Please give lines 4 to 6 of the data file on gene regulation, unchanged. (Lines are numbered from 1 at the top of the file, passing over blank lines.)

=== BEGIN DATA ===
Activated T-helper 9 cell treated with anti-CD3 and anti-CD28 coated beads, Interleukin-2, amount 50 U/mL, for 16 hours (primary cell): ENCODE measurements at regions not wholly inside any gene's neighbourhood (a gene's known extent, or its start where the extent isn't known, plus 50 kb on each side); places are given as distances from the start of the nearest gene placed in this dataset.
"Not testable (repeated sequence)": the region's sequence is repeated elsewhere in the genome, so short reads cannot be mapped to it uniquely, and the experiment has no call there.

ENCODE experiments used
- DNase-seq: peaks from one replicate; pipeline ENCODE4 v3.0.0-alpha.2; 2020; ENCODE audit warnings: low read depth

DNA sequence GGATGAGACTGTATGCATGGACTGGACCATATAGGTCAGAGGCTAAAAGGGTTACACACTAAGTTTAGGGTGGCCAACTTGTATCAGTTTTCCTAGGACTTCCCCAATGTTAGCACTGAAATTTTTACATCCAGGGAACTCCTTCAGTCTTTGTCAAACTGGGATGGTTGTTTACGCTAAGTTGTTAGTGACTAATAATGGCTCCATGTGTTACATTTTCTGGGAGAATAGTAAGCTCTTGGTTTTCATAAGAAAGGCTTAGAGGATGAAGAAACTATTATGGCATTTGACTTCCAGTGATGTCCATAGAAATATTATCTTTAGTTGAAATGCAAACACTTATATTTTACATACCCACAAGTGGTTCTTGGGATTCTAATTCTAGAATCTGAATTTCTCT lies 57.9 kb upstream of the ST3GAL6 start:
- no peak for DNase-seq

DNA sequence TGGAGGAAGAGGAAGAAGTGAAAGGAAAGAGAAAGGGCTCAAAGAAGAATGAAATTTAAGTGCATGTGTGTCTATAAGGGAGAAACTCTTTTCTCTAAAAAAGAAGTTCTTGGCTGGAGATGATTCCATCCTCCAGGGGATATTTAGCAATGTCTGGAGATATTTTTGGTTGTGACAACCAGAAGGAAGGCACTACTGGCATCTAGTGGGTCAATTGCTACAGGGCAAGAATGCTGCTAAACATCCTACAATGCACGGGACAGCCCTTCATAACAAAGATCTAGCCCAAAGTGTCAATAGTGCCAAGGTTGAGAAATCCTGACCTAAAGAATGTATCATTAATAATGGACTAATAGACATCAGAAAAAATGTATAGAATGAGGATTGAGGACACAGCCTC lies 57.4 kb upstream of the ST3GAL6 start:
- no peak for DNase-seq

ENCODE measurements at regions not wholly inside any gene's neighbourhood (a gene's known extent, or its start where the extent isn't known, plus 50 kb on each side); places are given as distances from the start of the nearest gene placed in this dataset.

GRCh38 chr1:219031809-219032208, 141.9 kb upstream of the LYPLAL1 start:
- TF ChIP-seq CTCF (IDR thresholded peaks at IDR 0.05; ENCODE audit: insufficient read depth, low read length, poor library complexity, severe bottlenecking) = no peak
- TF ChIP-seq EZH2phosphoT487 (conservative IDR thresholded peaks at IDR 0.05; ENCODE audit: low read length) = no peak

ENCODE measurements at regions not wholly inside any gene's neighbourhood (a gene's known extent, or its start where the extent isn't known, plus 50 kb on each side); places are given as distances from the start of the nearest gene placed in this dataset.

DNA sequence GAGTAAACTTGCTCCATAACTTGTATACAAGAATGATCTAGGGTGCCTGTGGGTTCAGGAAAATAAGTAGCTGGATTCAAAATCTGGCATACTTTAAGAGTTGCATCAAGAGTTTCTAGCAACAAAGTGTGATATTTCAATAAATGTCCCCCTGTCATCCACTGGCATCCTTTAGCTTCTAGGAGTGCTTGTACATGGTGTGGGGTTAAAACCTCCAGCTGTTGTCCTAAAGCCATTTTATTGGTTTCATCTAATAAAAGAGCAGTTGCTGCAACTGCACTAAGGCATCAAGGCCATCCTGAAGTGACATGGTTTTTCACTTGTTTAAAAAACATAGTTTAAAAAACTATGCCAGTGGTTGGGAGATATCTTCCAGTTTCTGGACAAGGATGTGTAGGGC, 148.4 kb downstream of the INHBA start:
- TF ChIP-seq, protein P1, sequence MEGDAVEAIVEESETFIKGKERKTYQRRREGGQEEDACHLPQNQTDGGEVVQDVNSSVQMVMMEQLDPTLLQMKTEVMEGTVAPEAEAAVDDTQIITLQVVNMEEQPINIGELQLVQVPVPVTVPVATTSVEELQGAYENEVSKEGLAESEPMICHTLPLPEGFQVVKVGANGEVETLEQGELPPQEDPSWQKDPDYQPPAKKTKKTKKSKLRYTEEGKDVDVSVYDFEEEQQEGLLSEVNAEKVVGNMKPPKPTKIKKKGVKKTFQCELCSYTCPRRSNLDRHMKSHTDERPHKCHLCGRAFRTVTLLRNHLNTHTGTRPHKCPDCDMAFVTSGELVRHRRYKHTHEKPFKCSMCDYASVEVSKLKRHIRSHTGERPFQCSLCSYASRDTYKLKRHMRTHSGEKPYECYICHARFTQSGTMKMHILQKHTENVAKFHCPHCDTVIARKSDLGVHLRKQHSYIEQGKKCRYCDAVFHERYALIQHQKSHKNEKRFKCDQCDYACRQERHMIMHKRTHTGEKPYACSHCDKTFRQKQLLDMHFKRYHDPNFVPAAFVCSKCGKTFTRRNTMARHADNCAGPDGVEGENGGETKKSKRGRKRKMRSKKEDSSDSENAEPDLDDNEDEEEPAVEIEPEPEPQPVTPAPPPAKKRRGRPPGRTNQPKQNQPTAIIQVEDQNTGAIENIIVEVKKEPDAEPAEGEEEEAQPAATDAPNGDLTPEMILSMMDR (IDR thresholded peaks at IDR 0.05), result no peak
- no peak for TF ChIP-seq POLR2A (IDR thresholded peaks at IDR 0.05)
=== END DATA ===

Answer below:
- DNase-seq: peaks from one replicate; pipeline ENCODE4 v3.0.0-alpha.2; 2020; ENCODE audit warnings: low read depth

DNA sequence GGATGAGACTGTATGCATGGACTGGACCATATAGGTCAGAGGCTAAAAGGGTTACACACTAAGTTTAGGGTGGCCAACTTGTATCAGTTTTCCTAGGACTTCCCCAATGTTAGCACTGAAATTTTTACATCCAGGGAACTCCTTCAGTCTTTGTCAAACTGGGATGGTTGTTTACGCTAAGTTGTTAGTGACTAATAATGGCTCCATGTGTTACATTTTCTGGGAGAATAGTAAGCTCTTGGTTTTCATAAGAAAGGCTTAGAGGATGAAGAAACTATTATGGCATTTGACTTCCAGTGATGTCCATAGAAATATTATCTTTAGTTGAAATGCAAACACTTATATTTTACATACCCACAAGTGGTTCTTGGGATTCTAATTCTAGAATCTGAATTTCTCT lies 57.9 kb upstream of the ST3GAL6 start:
- no peak for DNase-seq